Current Event April 12, 2015
The United States, Iran and five other world powers have agreed on the basic principles of a nuclear accord. This agreement is being presented as a victory in the U.S. and Iran but the two sides are offering different stories on some of the key points of the deal, including when economic sanctions will end. Listen to learn more about how these differing narratives may lead to problems finalizing the deal.
Current Event April 8, 2015
Social media is used to post pictures, follow others, and communicate with friends and family. But it can also be used to share pictures of everyday life with people across the globe, changing perspectives and worldviews. This happened when Ugaaso Abukar Boocow, a Somali refugee living in Canada, returned to Somalia to explore her home country and spend time with her mother. The media often focus on civil war, violence and poverty that has plagued Somalia since the early 90’s, but Ugaaso is exposing the world to the beauty and small moment of everyday life in the Somali capital Mogadishu through her Instagram feed.
Current Event March 31, 2015
Last Tuesday, March 24, 2015, a German plane flying from Barcelona, Spain to Dusseldorf, Germany was crashed on purpose by Andres Lubitz, its 27-year-old co-pilot. All 150 people on board were killed. When the pilot went to the bathroom, Lubitz locked the cockpit and took the plane off auto-pilot, leading to a 8-minute direct descent into the mountainside. Authorities have uncovered evidence that helps explain what happened, but doesn’t identify the co-pilot's motives. Listen to learn how this tragedy is changing the airline industry.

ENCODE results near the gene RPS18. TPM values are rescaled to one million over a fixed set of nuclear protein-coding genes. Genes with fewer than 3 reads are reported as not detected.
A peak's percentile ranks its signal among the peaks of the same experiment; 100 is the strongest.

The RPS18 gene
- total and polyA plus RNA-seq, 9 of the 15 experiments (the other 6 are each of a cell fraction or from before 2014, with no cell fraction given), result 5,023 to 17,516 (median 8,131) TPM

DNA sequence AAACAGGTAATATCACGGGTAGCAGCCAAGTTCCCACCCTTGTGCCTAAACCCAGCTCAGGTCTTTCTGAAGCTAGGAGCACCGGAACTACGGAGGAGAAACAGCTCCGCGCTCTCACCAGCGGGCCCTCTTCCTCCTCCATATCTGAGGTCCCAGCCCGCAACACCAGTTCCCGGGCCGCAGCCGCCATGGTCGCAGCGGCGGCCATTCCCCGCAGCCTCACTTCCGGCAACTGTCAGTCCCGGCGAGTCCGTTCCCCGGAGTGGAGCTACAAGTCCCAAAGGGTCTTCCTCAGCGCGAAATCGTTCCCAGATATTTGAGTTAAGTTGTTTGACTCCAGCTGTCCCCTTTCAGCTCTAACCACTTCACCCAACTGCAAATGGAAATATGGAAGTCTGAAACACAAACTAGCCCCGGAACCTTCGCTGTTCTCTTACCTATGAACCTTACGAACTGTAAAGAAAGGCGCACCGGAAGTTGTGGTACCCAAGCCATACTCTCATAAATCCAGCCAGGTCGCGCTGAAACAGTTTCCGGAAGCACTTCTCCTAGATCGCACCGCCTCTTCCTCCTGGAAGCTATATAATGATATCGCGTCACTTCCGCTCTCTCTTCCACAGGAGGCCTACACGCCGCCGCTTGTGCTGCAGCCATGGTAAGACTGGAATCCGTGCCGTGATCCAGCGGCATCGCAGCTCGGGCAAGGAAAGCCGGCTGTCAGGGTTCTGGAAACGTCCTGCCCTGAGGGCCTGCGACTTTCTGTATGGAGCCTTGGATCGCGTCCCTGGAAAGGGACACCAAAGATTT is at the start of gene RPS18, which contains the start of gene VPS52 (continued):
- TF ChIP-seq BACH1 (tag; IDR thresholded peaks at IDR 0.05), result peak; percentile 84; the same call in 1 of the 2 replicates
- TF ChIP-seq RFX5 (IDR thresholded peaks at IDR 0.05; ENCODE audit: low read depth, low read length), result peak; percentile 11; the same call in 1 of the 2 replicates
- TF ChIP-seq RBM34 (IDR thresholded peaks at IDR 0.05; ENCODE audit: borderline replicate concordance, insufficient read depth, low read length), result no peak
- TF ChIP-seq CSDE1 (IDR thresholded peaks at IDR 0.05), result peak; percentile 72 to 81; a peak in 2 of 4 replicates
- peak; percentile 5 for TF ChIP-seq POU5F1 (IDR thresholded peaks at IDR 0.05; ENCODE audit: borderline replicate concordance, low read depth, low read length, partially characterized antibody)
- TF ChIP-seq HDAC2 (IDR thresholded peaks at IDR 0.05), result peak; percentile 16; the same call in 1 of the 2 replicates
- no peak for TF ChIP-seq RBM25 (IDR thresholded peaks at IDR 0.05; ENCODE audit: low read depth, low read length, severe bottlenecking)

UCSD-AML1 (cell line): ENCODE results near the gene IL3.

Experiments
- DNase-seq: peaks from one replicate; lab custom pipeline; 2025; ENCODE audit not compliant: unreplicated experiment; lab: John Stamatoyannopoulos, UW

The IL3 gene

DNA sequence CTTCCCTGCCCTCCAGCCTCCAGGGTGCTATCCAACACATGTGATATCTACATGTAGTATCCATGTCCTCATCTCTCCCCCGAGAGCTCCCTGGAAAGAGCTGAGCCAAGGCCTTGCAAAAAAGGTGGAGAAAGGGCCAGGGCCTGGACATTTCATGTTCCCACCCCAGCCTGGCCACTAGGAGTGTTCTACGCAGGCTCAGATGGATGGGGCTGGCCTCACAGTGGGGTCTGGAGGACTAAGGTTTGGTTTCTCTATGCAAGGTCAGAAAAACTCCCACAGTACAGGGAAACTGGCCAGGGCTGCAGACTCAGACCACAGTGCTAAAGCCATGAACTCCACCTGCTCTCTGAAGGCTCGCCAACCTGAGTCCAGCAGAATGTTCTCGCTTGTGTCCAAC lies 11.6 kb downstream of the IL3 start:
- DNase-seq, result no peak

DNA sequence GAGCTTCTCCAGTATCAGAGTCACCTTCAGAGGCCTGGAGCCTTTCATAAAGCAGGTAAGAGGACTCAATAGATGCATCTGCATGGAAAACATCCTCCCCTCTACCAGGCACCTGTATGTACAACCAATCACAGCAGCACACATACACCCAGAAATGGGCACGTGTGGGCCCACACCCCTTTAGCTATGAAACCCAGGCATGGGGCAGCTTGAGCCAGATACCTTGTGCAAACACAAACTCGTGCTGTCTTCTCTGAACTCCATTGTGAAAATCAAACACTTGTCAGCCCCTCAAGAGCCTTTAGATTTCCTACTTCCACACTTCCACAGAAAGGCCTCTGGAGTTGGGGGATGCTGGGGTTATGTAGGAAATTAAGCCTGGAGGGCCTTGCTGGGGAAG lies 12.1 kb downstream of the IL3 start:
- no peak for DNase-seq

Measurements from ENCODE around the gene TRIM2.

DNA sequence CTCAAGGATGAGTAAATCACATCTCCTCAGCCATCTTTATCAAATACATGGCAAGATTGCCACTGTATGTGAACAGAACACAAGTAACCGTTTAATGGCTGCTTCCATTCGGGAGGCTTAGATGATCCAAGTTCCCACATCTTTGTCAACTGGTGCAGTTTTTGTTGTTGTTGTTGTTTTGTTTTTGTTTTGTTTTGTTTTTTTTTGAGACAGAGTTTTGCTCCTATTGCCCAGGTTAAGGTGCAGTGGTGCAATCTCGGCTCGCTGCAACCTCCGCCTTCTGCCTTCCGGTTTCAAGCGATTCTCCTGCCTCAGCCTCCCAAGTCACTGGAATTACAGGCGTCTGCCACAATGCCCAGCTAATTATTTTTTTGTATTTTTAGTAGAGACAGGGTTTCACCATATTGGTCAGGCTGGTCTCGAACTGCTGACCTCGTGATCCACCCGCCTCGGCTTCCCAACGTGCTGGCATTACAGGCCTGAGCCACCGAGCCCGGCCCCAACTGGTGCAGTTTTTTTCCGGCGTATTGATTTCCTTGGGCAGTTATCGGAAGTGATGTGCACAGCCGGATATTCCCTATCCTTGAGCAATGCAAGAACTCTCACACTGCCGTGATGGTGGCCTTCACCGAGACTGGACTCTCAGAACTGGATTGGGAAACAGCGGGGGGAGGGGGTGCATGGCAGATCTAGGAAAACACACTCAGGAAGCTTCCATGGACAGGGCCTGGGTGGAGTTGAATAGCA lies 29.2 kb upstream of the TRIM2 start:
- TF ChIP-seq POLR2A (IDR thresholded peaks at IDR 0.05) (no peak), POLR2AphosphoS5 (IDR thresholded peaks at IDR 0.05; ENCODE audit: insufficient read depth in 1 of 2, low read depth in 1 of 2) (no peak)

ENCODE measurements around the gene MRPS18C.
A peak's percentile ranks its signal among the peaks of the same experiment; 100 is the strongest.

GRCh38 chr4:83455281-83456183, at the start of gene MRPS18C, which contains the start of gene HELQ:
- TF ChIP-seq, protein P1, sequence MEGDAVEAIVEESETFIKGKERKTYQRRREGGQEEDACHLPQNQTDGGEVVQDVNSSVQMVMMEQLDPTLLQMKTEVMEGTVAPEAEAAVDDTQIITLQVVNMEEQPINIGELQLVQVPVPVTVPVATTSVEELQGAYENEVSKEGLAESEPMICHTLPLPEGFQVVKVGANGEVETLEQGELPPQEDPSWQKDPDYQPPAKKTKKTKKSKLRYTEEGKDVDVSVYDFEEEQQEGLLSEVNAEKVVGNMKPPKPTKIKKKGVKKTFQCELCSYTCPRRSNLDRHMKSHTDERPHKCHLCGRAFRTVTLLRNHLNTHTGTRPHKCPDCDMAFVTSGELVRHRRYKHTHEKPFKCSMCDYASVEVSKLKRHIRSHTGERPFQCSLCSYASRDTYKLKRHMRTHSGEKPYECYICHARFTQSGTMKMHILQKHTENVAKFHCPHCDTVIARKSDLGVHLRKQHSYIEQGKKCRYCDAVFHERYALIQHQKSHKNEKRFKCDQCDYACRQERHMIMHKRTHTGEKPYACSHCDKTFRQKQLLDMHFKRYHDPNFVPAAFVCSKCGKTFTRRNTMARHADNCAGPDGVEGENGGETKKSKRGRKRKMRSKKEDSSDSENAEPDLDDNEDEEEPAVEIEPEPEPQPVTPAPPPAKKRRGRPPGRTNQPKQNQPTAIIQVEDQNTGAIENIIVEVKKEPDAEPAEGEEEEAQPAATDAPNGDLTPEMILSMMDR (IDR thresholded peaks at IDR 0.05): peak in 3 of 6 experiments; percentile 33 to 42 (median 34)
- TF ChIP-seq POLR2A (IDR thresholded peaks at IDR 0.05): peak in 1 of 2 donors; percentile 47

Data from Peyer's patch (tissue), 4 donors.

Current Event March 4, 2015
When the Nazi Party expanded its power and displaced Jews in Germany and other European countries, Nazis confiscated their belongings. Before becoming a politician and leader of the Nazi party, Adolf Hitler was an aspiring artist, so art was a particular target for him. He had plans to build his own personal museum after World War II, using 14 pieces of art owned by Baron Rothschild of Vienna. Listen to learn how the art, jewelry and rare books of the Rothschild family made it from the Nazi’s possession to an art museum in Boston.
George Orwell’s “Animal Farm” was published in 1945. Its message was explicitly political as a statement and a satire against Stalinism and the dictatorial socialism of the Soviet Union. Understanding this allegory gives deeper meaning to the talking animals who take control of their farm. Seventy years later, does this message of failed revolution resonate in a communist nation with a similar revolution and trajectory? Listen to learn how a later theatrical adaptation of the book is being understood in modern day China.